Senator Robert Menendez’s Decay into Citizenship and Human Rights – Why he is a Democrat, not a New Jersey Senator
Hopefully, Democratic leaders in the Senate will do the right thing, and this column will be obsolete by the time you read it. I would have written it earlier, but I thought that at any moment, the dam would break and Robert Menendez, the recently indicted senator from New Jersey accused of spectacular acts of treachery and corruption, would be pushed out. Yet here we are, four days after the Department of Justice gave us all a look at Menendez’s cash-stuffed jacket and one-kilo gold bars, and a united front of condemnation has yet to materialize. More than a dozen Democrats have called on him to step down. Every other Democratic senator — especially the Senate majority leader, Chuck Schumer — should join them.
At his news conference on Monday, he claimed he was not in the Senate and that the FBI agents found hundreds of thousands of dollars at his house. He kept it for emergencies because of the history of his family facing persecution in Cuba. Apparently, Menendez, who was born in New York, wants us to believe that, because of intergenerational trauma, he feels the need to hedge against Communist revolution in America. (Ironically, his family now, indeed, faces government confiscation.) He claimed to have been targeted by racists because he was the descendant of a humble Latino American who could become a senator.
It is a major step for Booker, who works closely with Menendez, to call for his fellow senator to resign. His announcement is part of a flood of statements from Democrats.
“While he is entitled to a presumption of innocence, he should resign from public office for failing to live up to the high standards of conduct that are expected of him as a public official”, said Sen. Bob Casey in a Tuesday statement.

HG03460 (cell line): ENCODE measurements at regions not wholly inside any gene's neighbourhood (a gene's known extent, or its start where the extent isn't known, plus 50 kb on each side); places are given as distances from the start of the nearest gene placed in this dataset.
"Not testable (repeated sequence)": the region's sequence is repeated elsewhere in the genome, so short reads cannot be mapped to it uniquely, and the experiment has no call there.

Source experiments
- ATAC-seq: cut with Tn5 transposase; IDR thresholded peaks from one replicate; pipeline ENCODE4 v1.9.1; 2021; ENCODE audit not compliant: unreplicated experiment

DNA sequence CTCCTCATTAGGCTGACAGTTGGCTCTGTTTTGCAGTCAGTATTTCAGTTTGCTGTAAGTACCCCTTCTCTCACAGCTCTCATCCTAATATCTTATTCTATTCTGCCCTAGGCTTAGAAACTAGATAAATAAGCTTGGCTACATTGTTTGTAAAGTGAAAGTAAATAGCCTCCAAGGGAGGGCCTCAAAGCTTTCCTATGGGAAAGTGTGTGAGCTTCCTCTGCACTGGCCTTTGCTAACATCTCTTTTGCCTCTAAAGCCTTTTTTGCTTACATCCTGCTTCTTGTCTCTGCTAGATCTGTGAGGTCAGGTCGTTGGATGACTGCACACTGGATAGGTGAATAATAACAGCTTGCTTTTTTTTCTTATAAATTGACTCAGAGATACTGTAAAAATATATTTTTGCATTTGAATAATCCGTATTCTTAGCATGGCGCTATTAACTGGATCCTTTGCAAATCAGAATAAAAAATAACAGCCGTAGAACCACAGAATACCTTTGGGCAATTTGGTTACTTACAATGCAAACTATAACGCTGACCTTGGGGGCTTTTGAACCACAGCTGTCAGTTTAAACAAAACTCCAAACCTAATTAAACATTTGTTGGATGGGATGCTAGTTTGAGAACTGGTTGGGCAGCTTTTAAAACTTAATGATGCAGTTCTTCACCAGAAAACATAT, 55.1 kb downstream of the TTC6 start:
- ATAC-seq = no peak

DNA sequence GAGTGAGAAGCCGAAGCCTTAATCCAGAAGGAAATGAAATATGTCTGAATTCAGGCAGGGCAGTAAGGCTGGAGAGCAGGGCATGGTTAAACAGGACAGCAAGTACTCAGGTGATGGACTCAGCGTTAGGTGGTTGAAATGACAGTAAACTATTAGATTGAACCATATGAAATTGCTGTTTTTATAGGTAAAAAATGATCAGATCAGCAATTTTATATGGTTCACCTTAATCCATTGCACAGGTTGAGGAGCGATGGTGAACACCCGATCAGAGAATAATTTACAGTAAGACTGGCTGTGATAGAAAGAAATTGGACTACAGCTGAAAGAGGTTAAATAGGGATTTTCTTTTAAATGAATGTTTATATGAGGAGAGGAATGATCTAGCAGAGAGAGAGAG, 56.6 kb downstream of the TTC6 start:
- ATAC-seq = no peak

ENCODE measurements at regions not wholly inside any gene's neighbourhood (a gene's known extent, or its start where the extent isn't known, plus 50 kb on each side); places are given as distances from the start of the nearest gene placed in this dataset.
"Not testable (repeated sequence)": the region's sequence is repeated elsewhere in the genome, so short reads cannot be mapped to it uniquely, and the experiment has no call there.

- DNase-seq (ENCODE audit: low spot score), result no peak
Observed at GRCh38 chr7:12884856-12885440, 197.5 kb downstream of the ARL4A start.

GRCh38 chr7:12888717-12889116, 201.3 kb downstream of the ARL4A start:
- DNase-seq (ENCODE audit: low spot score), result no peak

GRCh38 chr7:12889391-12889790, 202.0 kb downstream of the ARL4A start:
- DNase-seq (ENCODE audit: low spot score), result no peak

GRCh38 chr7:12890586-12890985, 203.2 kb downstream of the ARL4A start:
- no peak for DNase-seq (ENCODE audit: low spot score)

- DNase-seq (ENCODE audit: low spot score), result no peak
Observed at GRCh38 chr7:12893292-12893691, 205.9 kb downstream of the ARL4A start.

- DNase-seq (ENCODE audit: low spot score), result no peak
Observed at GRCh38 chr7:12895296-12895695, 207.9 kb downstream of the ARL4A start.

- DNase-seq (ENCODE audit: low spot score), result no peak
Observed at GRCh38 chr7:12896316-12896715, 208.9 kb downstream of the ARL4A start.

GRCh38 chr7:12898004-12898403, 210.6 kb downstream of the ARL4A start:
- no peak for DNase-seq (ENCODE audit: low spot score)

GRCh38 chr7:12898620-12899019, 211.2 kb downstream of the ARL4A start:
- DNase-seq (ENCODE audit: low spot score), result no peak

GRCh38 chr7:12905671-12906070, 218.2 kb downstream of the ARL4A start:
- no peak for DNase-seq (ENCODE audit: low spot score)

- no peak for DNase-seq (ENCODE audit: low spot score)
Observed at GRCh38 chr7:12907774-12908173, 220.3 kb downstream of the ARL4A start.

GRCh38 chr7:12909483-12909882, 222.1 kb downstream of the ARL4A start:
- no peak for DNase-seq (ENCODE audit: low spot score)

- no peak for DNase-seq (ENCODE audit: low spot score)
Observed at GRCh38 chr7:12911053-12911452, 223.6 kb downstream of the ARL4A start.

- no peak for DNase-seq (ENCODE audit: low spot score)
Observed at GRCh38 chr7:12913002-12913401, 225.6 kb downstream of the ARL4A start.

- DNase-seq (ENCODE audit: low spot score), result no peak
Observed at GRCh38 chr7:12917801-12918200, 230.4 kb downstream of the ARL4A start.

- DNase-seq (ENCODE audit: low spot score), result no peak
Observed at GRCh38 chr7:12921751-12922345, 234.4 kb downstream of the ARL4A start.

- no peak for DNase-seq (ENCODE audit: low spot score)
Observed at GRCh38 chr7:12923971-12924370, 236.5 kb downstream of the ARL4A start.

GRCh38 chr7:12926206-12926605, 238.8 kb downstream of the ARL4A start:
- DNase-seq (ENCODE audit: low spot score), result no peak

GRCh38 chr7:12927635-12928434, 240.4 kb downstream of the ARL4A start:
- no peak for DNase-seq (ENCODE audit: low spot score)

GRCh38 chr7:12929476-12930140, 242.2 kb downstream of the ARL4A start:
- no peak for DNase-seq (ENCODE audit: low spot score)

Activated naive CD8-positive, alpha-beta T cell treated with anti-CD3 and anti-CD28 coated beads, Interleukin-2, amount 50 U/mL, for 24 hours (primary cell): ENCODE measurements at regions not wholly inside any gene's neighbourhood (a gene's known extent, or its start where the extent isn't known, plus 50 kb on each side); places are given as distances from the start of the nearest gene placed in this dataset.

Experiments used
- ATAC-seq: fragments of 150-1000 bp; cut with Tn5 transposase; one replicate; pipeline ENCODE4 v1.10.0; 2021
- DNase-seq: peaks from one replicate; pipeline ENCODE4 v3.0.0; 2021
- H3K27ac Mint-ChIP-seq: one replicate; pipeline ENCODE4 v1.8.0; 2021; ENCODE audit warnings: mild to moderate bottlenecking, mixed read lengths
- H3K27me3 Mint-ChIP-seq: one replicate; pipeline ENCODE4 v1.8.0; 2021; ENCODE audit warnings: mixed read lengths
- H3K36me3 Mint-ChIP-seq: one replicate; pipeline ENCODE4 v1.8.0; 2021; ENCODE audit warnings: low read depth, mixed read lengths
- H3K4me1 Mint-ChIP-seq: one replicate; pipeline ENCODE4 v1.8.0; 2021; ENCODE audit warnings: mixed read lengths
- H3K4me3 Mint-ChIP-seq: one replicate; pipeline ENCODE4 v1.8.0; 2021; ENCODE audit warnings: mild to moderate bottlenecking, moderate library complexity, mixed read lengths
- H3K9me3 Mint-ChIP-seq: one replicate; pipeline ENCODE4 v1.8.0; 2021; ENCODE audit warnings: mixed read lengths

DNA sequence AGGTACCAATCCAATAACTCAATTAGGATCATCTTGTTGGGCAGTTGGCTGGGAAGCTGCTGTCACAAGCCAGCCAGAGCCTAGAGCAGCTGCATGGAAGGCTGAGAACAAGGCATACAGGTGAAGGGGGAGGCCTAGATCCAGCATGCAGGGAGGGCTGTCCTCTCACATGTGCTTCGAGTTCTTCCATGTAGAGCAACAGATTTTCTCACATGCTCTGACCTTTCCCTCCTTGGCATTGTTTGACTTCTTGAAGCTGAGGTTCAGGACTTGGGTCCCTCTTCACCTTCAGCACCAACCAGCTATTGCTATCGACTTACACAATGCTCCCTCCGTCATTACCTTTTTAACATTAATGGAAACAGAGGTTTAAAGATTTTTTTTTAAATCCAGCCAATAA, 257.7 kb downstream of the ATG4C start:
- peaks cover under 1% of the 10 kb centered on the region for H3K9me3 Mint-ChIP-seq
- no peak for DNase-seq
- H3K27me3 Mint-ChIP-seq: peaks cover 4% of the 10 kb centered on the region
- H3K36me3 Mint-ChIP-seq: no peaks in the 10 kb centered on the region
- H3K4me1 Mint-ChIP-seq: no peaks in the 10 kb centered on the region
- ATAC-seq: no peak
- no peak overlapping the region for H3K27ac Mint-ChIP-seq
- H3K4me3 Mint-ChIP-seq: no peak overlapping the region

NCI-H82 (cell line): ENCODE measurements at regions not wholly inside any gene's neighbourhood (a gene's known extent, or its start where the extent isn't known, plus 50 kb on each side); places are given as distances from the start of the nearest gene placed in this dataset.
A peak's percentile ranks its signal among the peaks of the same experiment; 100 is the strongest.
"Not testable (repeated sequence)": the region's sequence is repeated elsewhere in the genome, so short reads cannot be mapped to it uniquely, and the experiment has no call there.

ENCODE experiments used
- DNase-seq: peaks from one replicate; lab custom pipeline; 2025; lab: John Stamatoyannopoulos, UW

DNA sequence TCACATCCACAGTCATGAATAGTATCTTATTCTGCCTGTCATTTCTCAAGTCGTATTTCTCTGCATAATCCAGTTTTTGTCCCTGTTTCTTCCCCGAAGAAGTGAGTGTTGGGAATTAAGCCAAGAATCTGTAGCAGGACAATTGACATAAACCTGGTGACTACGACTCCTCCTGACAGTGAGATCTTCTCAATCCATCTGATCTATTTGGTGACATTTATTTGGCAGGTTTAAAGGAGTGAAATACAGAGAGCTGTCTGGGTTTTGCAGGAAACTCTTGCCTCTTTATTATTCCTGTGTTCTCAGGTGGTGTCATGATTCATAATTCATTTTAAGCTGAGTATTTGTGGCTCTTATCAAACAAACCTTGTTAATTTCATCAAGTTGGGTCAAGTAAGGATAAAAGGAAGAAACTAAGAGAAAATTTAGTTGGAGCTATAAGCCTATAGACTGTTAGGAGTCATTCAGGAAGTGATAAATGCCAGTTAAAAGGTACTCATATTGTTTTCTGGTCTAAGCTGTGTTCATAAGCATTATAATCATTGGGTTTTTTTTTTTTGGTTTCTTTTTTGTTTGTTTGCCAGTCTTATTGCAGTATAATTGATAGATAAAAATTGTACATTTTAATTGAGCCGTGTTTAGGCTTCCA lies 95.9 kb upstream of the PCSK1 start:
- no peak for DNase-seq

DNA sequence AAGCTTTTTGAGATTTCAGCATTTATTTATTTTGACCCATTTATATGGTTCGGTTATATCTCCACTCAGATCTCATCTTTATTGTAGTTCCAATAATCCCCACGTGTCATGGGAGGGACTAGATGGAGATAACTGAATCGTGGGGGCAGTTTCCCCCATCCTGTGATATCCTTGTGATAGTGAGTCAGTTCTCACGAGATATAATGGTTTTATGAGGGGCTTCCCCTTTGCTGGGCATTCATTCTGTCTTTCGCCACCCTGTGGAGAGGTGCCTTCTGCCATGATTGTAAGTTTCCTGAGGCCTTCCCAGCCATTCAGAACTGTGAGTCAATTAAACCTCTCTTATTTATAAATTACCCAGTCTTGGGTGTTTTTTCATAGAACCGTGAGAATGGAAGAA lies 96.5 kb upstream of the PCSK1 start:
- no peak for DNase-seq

Menendez and his wife Nadine were indicted last week in a federal court in New York on three charges of conspiracy to commit bribery, conspiracy to commit honest services fraud and conspiracy to commit extortion. The indictment alleges that Menendez and his wife accepted hundreds of thousands of dollars in bribes. The businessmen were allegedly helped by the senator by providing sensitive U.S. government information.
Menendez is also facing tremendous pressure at home in New Jersey to step aside. Phil Murphy called for him to resign quickly, as well as members of the House delegation and Andy Kim who said he would challenge him in the Democratic primary.
The mounting calls put pressure on party leadership, including President Biden and Senate Majority Leader Chuck Schumer, to take a position. So far, White House press secretary Karine Jean-Pierre has called it a “serious matter” but the president has not personally weighed in on resignation calls. In a statement last week, Schumer said Menendez “has a right to due process and a fair trial” and supported his decision to relinquish his post as the chairman of the Senate Foreign Relations Committee.
Menendez was released on a $100,000 bail and will have to hand over his personal passport but can keep his official passport and can continue foreign travel only for official duties as senator.
Co-conspirators of Daibes, Hana and Uribe in a New Jersey Cosmic Business Indictment
Their alleged coconspirators, New Jersey businessmen Fred Daibes, a real estate developer, Wael Hana and Joseph Uribe were also named in that same indictment and are facing two charges each.